wpe4D.jpg (4513 bytes)The Remington brass came out of the sizing die looking pretty good. The  carbide actually burnished the cases and the overall case length was 1.280″ – about  halfway between the “trim to” and max.

The full length resizing die took the case down in size  significantly. There was perhaps a .003″ difference between the straight wall that  passed through the die and the area immediately above the case head, .477″ compared  to a spec of .480″. I don’t believe this will mean very much in use. The cases are  not going to be filled to capacity, even with max loads, and I am not sure what the  manual’s base line wall thickness was.

wpe4E.jpg (10057 bytes)Prior to priming and slightly expanding the  case mouth, I used an inside/outside chamfering tool to clean off any original  manufacturing burrs. The cases were all washed to get rid of any process oil, prior to  priming.

The new cases felt dry to the touch, or without a  slippery film, but sizing 100 cases left drops of oil in the shell holder which had bled  through the open flash holes. Without washing, this reside could have collected in the  primer and caused misfires.


wpe57.jpg (3384 bytes)The cases were all run through the expanding  die to   facilitate bullet seating. Too much expansion works the brass and shortens  its useful life. Too little expansion and the bullet could collapse the case when being  seated.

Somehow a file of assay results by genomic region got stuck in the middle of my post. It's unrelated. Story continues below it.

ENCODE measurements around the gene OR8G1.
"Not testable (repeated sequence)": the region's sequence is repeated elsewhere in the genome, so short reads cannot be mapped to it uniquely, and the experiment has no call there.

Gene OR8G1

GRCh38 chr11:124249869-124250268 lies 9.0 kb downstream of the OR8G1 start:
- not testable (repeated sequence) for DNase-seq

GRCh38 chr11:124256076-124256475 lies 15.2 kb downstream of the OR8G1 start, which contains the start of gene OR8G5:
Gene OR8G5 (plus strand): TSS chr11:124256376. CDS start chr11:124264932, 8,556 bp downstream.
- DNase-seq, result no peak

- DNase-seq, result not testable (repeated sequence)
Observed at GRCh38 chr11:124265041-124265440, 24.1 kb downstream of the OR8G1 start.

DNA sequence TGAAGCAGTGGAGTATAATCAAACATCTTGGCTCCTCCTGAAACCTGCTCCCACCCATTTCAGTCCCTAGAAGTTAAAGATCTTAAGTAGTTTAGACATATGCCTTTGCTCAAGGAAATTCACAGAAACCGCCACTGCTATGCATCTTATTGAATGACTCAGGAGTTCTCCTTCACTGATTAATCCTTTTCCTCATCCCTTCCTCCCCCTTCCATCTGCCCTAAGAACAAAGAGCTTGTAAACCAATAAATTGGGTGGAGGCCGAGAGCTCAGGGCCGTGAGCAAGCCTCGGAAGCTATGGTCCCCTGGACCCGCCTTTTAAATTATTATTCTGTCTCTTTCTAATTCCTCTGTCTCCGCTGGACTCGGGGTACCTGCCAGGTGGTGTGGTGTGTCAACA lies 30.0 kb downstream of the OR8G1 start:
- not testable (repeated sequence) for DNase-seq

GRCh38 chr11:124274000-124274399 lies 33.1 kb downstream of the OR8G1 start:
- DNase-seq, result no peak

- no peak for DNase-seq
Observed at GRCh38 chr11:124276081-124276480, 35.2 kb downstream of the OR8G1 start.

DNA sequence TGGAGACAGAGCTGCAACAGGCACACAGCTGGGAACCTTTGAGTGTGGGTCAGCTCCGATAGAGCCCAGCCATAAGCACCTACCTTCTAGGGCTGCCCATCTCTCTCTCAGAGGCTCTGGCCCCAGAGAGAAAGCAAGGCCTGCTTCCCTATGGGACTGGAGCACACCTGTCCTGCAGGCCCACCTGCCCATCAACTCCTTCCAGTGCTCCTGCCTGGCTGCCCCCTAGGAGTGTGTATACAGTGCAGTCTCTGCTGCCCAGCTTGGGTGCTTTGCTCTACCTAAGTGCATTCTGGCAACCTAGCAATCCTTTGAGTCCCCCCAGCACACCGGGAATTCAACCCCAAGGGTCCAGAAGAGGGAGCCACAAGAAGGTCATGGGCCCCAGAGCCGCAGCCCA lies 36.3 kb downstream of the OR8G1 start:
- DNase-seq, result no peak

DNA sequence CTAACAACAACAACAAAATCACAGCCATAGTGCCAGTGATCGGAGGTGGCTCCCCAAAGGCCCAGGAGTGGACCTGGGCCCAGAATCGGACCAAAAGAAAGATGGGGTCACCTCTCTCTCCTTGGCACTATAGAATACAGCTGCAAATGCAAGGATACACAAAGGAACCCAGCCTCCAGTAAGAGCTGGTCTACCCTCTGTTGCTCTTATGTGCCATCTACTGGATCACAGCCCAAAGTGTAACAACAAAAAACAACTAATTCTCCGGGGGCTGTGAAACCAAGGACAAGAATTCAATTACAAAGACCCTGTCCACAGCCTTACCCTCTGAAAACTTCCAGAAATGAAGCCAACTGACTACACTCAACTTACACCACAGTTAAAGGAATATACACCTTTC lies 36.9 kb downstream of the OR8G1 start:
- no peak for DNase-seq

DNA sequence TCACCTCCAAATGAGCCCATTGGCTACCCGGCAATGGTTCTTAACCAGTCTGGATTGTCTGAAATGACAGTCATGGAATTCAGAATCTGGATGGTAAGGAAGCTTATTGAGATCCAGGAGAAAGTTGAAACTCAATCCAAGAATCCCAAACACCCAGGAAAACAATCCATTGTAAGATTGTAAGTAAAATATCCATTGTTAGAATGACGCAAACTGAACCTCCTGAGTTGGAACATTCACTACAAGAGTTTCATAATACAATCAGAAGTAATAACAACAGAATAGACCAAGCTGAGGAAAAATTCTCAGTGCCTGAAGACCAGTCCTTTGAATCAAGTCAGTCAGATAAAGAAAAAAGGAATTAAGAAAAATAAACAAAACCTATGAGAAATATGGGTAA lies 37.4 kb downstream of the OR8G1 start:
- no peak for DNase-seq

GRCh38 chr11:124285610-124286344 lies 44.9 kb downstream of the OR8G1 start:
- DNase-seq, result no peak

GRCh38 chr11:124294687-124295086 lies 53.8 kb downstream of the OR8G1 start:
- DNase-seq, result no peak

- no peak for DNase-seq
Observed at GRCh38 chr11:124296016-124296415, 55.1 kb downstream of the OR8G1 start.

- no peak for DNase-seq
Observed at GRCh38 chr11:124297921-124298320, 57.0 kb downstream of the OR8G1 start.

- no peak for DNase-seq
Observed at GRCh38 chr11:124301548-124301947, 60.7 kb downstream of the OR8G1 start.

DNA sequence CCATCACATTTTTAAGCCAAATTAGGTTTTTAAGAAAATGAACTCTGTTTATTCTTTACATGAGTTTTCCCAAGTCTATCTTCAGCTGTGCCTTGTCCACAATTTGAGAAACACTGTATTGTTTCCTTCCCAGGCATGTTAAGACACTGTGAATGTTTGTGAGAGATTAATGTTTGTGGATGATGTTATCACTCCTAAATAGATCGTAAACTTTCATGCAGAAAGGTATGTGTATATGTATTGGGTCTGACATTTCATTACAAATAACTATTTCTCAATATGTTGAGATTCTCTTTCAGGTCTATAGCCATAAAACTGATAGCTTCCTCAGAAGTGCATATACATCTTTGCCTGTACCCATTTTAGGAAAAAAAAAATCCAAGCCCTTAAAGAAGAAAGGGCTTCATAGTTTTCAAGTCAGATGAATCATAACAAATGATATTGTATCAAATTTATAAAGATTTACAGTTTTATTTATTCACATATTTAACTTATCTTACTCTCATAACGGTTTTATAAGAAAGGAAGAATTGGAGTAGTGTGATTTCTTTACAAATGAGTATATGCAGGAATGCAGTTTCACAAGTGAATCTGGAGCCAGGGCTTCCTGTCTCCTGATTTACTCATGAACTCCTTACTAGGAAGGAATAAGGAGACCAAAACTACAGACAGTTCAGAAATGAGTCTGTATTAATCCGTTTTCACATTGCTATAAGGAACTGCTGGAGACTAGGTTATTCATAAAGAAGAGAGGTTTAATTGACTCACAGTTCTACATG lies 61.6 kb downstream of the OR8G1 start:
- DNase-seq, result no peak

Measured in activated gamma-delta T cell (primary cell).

I think the rule of thumb is to back out on the expander  plug and very gradually ease it down until a bullet will just sit up inside the case  mouth.

In previous articles, I’ve noted that I use the RCBS APS  system, for lots of reasons. The APS press assures consistent primer seating. There is  less handling of primers, which means greater ignition reliability. APS does not always  mean CCI brand primers. In this case, I had an inventory of quality Federal primers that I  wanted to use, so I loaded empty APS strips, using the tool RCBS offers for this purpose.

wpe4E.jpg (6926 bytes)The primer box is inverted and opened into the  tray of the tool, which also acts as a primer flipper, so bare hands don’t touch primers.  Shaken side to side, the anvil side edge of the primers catch on the tray’s ribbed  surface, roll over to anvil side up, and are ready to load into the plastic strips.

A discipline that is required when working with the APS  system, is to use the correct color coded strip. White, for example, indicates these are  large pistol primers. After filling, the strips are placed on large adhesive labels that  seal the open side of the primer from contamination.

wpe58.jpg (4363 bytes)The change over from one cartridge to another  with APS is very straight forward. The unit uses standard shell holders (1), so the same  one can be swapped between the loading press and APS press.

You can see the strips loaded into the press, and the  small safety shield. It’s a very compact unit that shares a mounting hole location with a  powder measure. I have mine all held in place with wing nuts so I can clear them all off  the bench when not in use.

The priming process took less than 7 minutes for 100  rounds, and that included un-sticking 4 case rims that became wedged in the shell holder  of the press. First I thought I had a problem shell holder, then I noticed the rims on  some of the cases looked oddly coined on the case head, so I checked some out.

Sample Diameter” Var Thickness” Var